DeMint, above, will be leaving the Senate soon, but the Senate Conservatives Fund PAC he founded does not plan to search for a new leader. SCF Executive Director Hoskins said its purpose has always been to raise money through the “combined power of the grass roots.”
Sen. Jim DeMint’s Senate successor has already been announced, but the influential political action committee he founded has no plans to replace him.
The Senate Conservatives Fund helped vault the junior senator from South Carolina to the national stage when he founded it in 2008. But while DeMint’s resignation in January re-creates a vacuum that he filled just a few years ago, his former PAC is willfully moving on without a leader.
“This is actually what Sen. DeMint always wanted,” SCF Executive Director Matt Hoskins told CQ Roll Call. “Our idea from the start was to nationalize candidates and to raise real money for them by harnessing the combined power of the grass roots.”
In 2010, the SCF raised $9 million, spent $1.9 million in independent expenditures, bundled $5.6 million for candidates and had $100,000 in direct contributions. The group boosted those totals during the 2012 cycle to $16 million raised, $3.2 million in IE spending, $10.6 million in bundled contributions for candidates and $55,000 in direct contributions.
“He never wanted SCF to be about him. It was always about the candidates,” Hoskins added.
With a mission of electing “principled conservatives” who believe in limited government, the SCF has been at the epicenter of the fight between tea party conservatives and establishment Republicans over the past two cycles and has a record of high-profile wins and losses.
DeMint, who has emerged as a conservative seal of approval for candidates across the country, was an early supporter of and believer in Florida’s Marco Rubio, Kentucky’s Rand Paul, and Ted Cruz of Texas when all three men were heavy underdogs in their primary contests. All three won their primary and general elections. But in 2010, the senator and the SCF also supported Ken Buck in Colorado and Christine O’Donnell in Delaware — two seats that would likely be in Republican hands today if the party had a different nominee.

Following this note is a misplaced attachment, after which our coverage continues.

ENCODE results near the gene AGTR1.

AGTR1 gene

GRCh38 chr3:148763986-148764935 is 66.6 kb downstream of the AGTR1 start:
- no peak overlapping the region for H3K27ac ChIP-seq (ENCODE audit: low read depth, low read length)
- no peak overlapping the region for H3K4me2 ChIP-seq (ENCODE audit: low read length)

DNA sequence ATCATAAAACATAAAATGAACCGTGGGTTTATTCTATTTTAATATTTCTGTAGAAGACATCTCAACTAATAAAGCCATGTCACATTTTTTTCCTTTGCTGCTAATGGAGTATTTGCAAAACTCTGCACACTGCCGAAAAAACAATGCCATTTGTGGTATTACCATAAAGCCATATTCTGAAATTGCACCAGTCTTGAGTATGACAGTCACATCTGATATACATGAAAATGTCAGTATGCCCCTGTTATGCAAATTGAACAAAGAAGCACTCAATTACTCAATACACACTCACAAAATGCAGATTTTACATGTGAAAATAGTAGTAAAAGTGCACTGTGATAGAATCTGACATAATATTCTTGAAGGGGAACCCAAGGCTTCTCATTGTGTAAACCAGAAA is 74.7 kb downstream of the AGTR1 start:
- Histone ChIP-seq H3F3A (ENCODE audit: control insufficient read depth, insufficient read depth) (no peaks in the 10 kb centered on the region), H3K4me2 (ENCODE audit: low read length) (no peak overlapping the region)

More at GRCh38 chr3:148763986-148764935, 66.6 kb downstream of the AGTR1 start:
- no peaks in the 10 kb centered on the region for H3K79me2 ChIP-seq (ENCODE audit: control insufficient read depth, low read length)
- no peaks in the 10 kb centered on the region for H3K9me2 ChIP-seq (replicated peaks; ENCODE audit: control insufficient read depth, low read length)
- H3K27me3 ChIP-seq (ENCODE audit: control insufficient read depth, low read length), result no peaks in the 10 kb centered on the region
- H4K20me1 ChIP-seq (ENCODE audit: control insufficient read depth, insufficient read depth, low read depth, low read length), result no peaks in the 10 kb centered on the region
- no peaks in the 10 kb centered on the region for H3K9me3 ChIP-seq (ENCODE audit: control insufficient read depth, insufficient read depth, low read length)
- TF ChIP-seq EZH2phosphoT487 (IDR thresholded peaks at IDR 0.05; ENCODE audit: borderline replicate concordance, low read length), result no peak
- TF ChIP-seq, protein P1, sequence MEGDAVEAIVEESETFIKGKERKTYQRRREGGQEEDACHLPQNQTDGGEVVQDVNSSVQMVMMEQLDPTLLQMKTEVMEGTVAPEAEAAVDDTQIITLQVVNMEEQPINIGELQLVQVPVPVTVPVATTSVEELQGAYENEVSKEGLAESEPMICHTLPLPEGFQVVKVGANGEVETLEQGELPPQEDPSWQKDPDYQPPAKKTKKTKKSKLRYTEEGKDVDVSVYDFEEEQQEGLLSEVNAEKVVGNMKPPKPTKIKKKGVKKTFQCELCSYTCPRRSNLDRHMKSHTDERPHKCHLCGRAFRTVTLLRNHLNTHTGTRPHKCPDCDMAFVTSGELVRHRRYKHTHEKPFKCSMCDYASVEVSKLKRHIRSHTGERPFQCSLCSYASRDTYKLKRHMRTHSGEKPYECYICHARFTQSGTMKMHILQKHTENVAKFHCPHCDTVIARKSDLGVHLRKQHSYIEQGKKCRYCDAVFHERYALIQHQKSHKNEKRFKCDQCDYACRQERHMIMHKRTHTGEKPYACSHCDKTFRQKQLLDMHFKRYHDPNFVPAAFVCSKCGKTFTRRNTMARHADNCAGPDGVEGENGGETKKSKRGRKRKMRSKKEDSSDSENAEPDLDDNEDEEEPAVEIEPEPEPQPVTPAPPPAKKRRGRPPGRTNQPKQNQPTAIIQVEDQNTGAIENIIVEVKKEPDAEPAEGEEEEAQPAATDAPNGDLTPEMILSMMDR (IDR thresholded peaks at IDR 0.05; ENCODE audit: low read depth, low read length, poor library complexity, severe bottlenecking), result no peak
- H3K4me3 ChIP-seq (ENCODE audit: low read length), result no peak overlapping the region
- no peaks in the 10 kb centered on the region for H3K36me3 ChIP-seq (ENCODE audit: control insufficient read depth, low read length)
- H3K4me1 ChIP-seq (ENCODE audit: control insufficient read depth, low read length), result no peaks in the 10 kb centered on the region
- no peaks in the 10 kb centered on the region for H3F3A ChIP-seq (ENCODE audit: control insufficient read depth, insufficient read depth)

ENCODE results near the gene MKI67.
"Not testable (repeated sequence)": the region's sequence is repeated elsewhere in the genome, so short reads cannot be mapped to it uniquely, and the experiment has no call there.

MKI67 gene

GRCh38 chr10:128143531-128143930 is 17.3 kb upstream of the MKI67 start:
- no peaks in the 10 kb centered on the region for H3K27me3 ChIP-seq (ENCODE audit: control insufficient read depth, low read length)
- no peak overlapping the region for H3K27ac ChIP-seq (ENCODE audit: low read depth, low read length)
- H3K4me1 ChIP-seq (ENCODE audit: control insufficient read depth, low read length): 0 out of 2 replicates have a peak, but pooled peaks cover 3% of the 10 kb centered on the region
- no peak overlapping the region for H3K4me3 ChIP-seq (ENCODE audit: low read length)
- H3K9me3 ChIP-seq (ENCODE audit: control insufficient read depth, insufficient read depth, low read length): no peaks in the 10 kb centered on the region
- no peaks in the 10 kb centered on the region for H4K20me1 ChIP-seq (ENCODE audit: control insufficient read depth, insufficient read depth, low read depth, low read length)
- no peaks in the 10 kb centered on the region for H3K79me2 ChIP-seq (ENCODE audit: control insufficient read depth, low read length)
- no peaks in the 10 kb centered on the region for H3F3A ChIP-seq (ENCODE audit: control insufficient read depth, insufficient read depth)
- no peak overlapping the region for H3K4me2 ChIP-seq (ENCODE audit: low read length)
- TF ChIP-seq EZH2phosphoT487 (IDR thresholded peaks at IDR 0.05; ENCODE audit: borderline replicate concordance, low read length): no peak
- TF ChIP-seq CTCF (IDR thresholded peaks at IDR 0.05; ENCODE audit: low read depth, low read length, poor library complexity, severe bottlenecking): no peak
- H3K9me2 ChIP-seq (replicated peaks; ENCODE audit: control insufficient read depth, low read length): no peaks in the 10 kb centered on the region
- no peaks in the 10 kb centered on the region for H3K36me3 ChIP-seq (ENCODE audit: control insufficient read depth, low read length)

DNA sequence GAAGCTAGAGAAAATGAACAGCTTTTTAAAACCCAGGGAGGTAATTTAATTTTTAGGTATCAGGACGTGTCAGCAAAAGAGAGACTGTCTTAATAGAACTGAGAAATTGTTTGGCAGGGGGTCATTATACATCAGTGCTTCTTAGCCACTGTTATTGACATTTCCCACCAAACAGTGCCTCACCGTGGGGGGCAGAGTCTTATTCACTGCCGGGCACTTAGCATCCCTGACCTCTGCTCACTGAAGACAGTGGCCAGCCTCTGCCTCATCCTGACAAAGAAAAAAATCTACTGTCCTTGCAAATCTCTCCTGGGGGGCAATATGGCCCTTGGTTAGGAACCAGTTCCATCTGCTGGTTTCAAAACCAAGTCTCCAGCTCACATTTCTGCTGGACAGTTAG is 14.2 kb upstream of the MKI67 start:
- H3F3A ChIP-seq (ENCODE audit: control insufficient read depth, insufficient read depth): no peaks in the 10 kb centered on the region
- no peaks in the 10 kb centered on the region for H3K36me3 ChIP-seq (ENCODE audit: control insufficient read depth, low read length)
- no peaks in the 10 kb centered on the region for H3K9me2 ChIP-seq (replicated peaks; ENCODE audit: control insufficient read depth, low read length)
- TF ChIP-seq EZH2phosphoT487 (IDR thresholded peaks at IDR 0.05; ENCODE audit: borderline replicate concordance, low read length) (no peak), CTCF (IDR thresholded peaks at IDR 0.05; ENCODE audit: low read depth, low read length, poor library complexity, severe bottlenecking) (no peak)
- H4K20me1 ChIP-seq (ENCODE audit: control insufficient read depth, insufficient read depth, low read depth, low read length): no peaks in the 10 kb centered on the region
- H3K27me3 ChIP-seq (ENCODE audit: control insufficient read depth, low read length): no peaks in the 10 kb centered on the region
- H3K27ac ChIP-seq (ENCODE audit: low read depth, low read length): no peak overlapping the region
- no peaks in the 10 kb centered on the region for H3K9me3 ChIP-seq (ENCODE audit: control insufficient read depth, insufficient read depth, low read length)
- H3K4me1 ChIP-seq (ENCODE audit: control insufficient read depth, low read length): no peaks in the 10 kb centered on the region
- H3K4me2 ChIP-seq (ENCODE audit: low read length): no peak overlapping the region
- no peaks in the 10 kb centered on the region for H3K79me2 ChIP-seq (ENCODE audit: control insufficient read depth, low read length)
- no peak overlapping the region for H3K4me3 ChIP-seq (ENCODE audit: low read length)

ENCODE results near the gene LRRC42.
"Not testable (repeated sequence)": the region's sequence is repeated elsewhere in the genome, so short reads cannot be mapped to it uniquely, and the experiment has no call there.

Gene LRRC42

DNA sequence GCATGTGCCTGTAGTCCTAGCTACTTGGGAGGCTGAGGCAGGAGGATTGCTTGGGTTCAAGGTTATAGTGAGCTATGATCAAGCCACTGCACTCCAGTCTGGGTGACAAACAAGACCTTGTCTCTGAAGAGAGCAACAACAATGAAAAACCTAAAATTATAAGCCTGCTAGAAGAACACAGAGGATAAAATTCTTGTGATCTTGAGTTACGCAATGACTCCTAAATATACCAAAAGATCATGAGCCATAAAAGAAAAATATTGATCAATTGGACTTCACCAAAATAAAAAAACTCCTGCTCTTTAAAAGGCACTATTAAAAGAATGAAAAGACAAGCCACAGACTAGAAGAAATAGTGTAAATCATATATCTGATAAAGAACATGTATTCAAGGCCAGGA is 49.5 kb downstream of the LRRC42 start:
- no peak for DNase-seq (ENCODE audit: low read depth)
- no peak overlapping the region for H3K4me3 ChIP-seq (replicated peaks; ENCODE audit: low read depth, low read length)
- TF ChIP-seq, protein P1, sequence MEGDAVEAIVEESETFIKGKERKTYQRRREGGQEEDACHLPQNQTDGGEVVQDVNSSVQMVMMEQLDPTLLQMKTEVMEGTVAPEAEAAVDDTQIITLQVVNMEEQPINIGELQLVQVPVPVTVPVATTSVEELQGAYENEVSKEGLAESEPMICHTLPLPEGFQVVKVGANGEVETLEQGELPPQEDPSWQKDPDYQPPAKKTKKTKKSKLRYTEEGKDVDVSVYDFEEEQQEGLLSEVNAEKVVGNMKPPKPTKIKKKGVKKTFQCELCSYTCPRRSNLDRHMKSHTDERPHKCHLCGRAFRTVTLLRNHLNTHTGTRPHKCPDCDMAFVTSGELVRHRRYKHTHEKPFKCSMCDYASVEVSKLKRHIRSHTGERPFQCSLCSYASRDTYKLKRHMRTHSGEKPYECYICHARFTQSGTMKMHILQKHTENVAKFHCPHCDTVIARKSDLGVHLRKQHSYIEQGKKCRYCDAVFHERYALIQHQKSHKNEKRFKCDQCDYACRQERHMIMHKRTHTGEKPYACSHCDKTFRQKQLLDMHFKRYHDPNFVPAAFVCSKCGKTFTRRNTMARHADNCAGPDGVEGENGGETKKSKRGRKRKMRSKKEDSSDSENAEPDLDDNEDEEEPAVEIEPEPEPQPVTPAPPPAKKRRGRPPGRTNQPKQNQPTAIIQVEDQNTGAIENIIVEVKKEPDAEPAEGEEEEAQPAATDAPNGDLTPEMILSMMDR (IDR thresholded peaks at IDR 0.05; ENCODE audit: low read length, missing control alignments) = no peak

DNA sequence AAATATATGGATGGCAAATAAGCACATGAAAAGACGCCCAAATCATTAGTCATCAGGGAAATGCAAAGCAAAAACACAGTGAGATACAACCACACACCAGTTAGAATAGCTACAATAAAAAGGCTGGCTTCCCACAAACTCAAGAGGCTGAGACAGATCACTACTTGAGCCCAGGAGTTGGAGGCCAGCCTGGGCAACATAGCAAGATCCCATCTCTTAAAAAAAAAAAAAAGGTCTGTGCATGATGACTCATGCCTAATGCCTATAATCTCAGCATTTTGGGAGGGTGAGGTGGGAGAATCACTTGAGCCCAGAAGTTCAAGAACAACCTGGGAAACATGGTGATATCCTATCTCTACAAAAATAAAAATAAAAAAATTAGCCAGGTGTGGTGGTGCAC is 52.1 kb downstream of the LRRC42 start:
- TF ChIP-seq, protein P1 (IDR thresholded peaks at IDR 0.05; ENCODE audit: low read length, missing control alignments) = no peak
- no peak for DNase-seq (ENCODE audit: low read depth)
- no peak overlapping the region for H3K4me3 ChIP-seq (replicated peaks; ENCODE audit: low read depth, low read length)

A leaderless Senate Conservatives Fund was in the works this summer, well before the senator’s surprise announcement that he is resigning to move to The Heritage Foundation.
DeMint originally filed Senate Conservatives Fund as a leadership PAC with the Federal Election Commission on April 15, 2008, about three and a half years after he was elected to the Senate. But on July 1 of this year, the SCF amended its organizational statement and disassociated itself as DeMint’s leadership PAC. At the same time, Hoskins started an affiliated super PAC called Senate Conservatives Action.
On January 3, Sen. Kirsten Gillibrand, D-N.Y., raises her right hand as her son Henry messes up her hair while Vice President Joseph R. Biden Jr., delivers the ceremonial swearing-in in the Old Senate Chamber. Gillibrand's other son Theodore, lower right, looks on.
Each year since 1990, CQ Roll Call has reviewed the financial disclosures of all 541 senators, representatives and delegates to determine the 50 richest members of Congress. This year's report, derived from forms covering the calendar year 2012, shows it took a net worth of $6.67 million to crack the exclusive club.